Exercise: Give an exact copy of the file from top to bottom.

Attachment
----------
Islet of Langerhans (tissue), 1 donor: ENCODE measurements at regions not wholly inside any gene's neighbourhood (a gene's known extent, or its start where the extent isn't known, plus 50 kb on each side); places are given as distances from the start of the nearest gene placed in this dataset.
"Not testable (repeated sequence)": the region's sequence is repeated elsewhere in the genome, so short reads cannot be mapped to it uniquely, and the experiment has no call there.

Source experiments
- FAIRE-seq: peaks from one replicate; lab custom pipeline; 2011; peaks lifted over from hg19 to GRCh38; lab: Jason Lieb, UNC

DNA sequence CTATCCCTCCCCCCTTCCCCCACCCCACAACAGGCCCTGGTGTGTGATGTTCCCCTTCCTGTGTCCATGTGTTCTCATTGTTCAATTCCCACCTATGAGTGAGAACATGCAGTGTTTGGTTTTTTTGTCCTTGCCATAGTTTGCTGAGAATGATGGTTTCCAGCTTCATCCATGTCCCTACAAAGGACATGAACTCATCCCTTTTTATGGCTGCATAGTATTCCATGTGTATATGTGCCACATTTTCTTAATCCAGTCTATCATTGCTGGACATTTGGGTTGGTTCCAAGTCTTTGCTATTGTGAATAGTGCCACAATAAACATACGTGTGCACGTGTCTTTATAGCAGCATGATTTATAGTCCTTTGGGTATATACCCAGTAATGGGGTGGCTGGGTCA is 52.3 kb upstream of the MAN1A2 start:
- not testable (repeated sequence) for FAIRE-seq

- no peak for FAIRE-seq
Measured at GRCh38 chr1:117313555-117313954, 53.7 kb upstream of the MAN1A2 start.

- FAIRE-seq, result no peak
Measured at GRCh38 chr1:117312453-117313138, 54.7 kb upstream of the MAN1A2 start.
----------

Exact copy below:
Islet of Langerhans (tissue), 1 donor: ENCODE measurements at regions not wholly inside any gene's neighbourhood (a gene's known extent, or its start where the extent isn't known, plus 50 kb on each side); places are given as distances from the start of the nearest gene placed in this dataset.
"Not testable (repeated sequence)": the region's sequence is repeated elsewhere in the genome, so short reads cannot be mapped to it uniquely, and the experiment has no call there.

Source experiments
- FAIRE-seq: peaks from one replicate; lab custom pipeline; 2011; peaks lifted over from hg19 to GRCh38; lab: Jason Lieb, UNC

DNA sequence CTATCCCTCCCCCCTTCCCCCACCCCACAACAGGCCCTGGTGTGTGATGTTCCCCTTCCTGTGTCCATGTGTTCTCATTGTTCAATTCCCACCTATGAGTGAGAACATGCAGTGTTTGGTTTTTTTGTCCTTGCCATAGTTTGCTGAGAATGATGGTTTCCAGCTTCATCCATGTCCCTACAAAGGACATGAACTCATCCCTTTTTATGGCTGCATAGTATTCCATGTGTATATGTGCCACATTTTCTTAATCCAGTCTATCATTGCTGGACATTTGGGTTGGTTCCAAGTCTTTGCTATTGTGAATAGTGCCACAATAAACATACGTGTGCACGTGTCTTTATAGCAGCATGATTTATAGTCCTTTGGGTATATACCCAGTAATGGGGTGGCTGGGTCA is 52.3 kb upstream of the MAN1A2 start:
- not testable (repeated sequence) for FAIRE-seq

- no peak for FAIRE-seq
Measured at GRCh38 chr1:117313555-117313954, 53.7 kb upstream of the MAN1A2 start.

- FAIRE-seq, result no peak
Measured at GRCh38 chr1:117312453-117313138, 54.7 kb upstream of the MAN1A2 start.